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Starting in January of 2013, NSW taxi drivers will be required to wear seat belts, ending a 41 year exemption for taxi drivers that has been in effect since the seat belt laws were passed. This new law is just one of many steps that are being considered and undertaken to provide safer worker conditions for those who drive taxis.
It is estimated that the new seat belt requirement will result in approximately 52 less injuries to taxi drivers each year, or one less injury a week. Other safety measures that will protect taxi drivers from passenger assaults and fare evasions are now being tried out in an effort to make taxi drivers safer in their workplace (their taxis) These other safety measures include:
- Prepayment of fares prior to passengers getting into the cab.
- In-car cameras
- Improved training and support for beginning taxi drivers
- Other Strategies to improve both taxi driver and customer awareness of security and safety in taxis.
Road Minister Duncan Gray states that unions and taxi associations were consulted before making the change. Such changes when implemented will make the job of a taxi driver safer not only from accidents but from assaults as well. It is a move in the right direction, to help improve safety for those who don’t work in more conventional jobs, where safety is more easily maintained as workers mainly work in one location, or under one specific supervisor.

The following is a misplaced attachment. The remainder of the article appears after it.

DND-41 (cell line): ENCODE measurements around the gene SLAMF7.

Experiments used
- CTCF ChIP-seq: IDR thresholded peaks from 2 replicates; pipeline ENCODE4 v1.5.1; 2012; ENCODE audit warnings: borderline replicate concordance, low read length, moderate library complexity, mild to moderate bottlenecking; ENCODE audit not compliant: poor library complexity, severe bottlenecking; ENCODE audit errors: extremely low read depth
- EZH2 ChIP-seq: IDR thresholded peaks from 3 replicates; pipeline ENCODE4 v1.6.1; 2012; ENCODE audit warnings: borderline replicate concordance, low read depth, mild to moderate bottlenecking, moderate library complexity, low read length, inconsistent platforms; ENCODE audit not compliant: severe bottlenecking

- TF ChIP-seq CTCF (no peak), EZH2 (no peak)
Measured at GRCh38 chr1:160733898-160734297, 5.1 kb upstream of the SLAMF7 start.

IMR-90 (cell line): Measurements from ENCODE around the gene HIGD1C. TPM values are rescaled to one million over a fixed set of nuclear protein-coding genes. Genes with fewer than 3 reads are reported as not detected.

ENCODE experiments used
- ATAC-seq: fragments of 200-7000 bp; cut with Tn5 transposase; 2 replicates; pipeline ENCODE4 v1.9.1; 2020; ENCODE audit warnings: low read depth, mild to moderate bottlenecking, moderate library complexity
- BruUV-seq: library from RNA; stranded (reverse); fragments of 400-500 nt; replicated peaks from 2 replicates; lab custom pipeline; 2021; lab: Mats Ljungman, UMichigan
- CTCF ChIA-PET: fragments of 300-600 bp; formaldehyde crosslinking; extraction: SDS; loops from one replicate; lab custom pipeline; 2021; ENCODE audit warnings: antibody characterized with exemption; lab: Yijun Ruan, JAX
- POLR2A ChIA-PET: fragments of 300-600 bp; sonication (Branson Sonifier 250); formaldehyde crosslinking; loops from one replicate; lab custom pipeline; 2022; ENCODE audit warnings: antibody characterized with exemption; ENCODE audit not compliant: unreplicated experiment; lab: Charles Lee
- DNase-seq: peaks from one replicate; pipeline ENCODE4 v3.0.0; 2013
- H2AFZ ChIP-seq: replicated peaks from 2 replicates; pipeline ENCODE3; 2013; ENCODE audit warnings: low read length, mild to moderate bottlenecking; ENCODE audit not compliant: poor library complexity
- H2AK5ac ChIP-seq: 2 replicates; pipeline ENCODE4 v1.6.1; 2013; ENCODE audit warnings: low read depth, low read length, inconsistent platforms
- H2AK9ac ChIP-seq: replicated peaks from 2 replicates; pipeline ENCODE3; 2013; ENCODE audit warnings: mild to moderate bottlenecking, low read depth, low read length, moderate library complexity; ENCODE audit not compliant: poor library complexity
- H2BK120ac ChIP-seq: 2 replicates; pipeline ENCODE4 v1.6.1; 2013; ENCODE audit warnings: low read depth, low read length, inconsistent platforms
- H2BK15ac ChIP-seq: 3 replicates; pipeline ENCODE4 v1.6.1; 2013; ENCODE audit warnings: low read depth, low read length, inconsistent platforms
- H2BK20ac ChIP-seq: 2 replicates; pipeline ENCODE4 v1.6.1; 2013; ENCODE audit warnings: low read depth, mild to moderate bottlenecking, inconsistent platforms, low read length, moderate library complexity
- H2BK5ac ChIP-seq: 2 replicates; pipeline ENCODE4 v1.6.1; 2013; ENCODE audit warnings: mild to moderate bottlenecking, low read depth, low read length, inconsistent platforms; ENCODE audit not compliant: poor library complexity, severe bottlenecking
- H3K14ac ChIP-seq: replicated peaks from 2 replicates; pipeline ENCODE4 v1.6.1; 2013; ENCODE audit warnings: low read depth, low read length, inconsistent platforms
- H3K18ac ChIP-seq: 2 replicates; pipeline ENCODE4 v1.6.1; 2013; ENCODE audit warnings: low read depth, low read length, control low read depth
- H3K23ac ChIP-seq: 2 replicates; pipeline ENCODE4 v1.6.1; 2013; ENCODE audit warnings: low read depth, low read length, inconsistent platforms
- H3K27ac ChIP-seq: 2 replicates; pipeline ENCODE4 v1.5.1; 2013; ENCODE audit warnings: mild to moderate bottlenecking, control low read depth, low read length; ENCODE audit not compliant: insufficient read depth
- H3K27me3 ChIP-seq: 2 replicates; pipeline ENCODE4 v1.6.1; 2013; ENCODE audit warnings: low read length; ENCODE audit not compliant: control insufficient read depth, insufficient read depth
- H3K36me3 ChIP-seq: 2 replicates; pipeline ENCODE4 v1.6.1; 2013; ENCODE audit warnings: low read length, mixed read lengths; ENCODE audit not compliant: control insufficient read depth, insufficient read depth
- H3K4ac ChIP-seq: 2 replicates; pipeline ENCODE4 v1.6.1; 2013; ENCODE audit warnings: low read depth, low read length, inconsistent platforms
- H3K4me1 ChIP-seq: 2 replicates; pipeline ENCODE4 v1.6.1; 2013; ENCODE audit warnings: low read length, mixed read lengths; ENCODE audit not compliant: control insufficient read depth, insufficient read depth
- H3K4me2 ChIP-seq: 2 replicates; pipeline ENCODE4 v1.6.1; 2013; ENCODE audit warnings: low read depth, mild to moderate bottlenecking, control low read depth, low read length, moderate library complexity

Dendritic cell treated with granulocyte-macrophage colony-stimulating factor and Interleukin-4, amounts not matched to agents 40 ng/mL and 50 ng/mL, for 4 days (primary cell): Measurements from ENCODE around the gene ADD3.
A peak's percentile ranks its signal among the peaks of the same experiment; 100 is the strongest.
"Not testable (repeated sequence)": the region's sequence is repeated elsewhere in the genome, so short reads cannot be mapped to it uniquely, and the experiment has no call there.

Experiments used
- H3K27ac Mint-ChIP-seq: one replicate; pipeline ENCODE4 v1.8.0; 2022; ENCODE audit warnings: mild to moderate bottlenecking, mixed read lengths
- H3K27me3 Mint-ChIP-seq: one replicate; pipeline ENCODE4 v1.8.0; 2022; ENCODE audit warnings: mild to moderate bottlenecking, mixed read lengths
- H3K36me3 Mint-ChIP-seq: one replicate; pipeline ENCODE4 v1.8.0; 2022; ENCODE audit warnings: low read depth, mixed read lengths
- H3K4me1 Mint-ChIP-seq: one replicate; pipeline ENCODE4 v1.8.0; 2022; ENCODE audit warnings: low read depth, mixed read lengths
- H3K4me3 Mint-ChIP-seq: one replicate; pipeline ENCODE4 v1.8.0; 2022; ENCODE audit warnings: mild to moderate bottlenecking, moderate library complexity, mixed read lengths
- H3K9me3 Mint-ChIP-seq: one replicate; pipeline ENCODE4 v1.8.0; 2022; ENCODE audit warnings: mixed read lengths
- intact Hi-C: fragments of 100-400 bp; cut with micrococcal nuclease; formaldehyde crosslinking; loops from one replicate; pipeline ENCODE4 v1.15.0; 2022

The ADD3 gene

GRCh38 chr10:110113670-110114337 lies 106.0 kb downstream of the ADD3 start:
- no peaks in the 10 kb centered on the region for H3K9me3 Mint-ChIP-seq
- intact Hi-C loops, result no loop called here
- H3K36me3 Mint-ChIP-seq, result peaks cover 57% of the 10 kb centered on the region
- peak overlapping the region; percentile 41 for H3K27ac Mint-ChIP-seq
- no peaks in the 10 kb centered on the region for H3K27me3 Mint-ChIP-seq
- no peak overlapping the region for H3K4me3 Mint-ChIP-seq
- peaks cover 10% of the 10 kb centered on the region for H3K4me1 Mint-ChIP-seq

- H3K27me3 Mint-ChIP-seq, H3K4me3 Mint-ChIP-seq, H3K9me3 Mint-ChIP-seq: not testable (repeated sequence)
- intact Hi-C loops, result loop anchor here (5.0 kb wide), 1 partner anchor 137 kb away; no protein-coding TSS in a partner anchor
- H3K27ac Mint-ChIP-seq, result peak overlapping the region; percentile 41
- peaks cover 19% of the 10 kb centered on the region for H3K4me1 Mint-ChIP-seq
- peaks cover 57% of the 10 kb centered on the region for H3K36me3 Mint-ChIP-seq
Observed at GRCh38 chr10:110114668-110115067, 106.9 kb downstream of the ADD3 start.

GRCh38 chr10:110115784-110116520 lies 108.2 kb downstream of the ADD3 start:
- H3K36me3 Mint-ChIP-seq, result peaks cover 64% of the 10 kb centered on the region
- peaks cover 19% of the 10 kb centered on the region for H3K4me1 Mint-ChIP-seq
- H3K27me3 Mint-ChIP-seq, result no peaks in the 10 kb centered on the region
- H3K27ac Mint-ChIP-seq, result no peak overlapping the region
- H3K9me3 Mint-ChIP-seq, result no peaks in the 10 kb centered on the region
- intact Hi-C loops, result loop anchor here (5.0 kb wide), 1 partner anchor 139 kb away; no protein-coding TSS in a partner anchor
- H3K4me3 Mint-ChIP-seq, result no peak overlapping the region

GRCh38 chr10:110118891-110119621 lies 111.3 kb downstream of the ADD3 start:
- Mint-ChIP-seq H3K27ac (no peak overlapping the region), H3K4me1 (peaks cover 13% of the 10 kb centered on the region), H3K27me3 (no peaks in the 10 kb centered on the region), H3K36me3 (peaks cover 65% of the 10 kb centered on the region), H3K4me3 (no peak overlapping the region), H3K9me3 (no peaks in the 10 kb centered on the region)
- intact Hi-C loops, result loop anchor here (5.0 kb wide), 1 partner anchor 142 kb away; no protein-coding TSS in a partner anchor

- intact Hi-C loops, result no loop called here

This move to ensure taxi driver safety combined with the added safety measures taken by police to ensure road safety during school holidays are all part of an effort to make the roads of Australia safer for everyone. These efforts to improve safety on Australia’s roads could result in literally hundreds of lives being saved each year.
Owners and operators of other businesses and the public can also do their part to decrease those highway fatalities on Australian roads. Businesses can emphasis safe driving practices to their employees both when on the job and off. They can also be alert to worker fatigue and have a place where a fatigued worker can rest before heading home at the end of a long workday.
The public can follow seat belt laws, stay alert when driving, and remain within posted speed limits. When on long trips, stop frequently to rest for a few minutes before continuing on and don’t drive when you are tired or under the influence of liquor. If everyone works together, Australia can become a nation of safe driving and save lives in the process.
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